Stephen Mark McDaniel considered Lauren Giddings, his neighbor and Mercer law school classmate, a friend, his mother says.
Glenda McDaniel said she even asked her son once whether romance was possible between him and Giddings or any other woman.
He told her that his focus was on completing law school, she said, and he didn’t have time for a relationship.
Before his July 1 arrest on burglary charges unrelated to Giddings’ slaying and dismemberment, the 25-year-old McDaniel was planning on taking the bar exam at the end of the month. He hoped to get a job as a prosecutor, and he was pursuing job opportunities, his mother said in a phone interview Thursday.
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Giddings, 27, also was studying for the bar exam after she and McDaniel graduated in May.
Glenda McDaniel said she has visited her son at the Bibb County jail, but she has been allowed to see him just once a week.
“He is very upset,” she said.
Jail records show McDaniel’s father and grandfather also have visited him in the two weeks he’s been behind bars.
Macon police have called McDaniel a person of interest in the Giddings homicide investigation, but officials haven’t named any suspects or made an arrest in the case.
Police have questioned McDaniel for about 20 hours, his mother said.
She said she got a phone call from a police detective about 1 a.m. July 1 -- while police were questioning McDaniel -- and the detective asked whether her son had “a mental problem,” if he was on medication or if he had another vehicle.
At one point, McDaniel himself got on the phone and talked with his mother.
“He was very much in shock,” she said. He was arrested hours later, just before 5 a.m.
McDaniel doesn’t drink alcohol, smoke or do drugs, his mother said, and he’s never been violent.
“He would have liked to have been able to help his friend,” she said.
McDaniel is being held without bond on two felony counts of burglary stemming from allegations that he entered two of his neighbors’ unlocked homes at Barristers Hall apartments on Georgia Avenue two years ago and took a condom from each.
The Bibb County District Attorney’s Office hasn’t responded to a court motion filed Wednesday by McDaniel’s attorney asking that a judge determine whether local prosecutors should be disqualified from prosecuting McDaniel based on his work as a law clerk in their office.
A date hasn’t been set for a hearing on the issue, said McDaniel’s attorney, Floyd Buford.
Police still are awaiting results of lab tests being performed by the FBI on more than 70 pieces of evidence gathered during their investigation of Giddings’ slaying, said Jami Gaudet, a police spokeswoman.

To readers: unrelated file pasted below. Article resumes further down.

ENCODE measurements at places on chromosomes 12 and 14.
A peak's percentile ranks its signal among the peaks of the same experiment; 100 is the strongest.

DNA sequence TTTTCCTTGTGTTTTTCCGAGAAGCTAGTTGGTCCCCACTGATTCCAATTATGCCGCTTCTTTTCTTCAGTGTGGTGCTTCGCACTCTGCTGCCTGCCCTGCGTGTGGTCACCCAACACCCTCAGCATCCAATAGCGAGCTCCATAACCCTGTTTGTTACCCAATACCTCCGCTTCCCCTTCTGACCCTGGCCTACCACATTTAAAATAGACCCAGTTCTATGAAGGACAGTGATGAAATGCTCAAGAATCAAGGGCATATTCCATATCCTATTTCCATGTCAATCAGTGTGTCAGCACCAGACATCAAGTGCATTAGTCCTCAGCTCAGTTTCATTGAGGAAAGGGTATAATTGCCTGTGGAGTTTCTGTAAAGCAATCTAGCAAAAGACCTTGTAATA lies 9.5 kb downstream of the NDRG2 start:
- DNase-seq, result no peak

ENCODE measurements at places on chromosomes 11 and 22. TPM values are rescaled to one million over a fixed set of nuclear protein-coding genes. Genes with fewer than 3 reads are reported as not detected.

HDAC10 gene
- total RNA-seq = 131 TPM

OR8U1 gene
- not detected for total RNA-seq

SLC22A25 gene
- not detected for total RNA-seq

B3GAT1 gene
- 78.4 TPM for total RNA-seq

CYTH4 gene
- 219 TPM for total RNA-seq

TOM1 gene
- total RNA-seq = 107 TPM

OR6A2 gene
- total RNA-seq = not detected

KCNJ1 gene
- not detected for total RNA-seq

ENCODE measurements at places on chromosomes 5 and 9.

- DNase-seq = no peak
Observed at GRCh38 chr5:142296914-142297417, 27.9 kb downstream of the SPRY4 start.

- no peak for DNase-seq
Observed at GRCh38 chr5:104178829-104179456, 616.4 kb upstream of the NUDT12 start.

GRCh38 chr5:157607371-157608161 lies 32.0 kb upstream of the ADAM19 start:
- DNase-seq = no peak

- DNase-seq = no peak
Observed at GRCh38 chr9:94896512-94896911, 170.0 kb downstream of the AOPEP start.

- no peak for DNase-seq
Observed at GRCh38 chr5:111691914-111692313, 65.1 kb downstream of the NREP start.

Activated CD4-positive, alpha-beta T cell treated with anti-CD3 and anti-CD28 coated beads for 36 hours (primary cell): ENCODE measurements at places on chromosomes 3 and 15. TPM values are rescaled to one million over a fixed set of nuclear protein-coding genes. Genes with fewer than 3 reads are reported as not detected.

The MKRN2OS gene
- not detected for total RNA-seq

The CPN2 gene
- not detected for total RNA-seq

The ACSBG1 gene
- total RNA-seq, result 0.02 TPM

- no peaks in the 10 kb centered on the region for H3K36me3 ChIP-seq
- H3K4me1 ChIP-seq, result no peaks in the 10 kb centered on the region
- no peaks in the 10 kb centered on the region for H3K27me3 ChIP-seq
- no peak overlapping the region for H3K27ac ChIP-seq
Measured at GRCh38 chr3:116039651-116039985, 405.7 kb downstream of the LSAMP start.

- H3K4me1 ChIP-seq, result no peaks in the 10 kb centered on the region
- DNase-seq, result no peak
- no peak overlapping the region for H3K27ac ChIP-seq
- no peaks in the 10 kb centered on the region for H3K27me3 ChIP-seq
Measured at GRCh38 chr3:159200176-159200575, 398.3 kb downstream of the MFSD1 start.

Police found Giddings’ torso outside her apartment June 30.
The body is being held by the GBI, Bibb County Coroner Leon Jones said.
Based on the level of decomposition of the remains, Jones said it didn’t appear as though Giddings had been dead for a long time.
He wouldn’t comment on what tool authorities believe was used to dismember Giddings. Jones would only say that the remains were wrapped in some kind of material.
Although McDaniel is considered a person of interest in the murder investigation, no request has been filed for his jailhouse phone calls to be monitored, said Sgt. Sean DeFoe, Bibb County sheriff’s spokesman.
As of Thursday afternoon, McDaniel had made just one phone call. He called his lawyer soon after his arrest, DeFoe said.
Every call placed by an inmate at the jail is accompanied by a notice on the line that the call is being recorded -- and may be monitored. Inmates’ calls to lawyers are not recorded, he said.
Because of the “high profile” of the Giddings homicide case and McDaniel being a person of interest, he is being held in a cell by himself in the infirmary section of the jail.
People being held at the jail in connection with sex crimes and high profile murder cases receive similar treatment, DeFoe said.
“It’s for his safety and protection,” he said.
Glenda McDaniel said her son does have friends and is not a “lone wolf” recluse, as he’s recently been portrayed in media reports.
During law school, Giddings was president of Mercer’s chapter of The Federalist Society. Stephen McDaniel was vice president, his mother said.
On one occasion, Giddings was unable to attend a Federalist Society meeting in Washington, D.C., and she asked McDaniel to go in her place. As a result, McDaniel got the chance to meet Supreme Court Justice Clarence Thomas, his hero.
Glenda McDaniel said her son admires Thomas’ integrity.
His goal, she said, is to serve on the United States Supreme Court.
To contact writer Amy Leigh Womack, call 744-4398.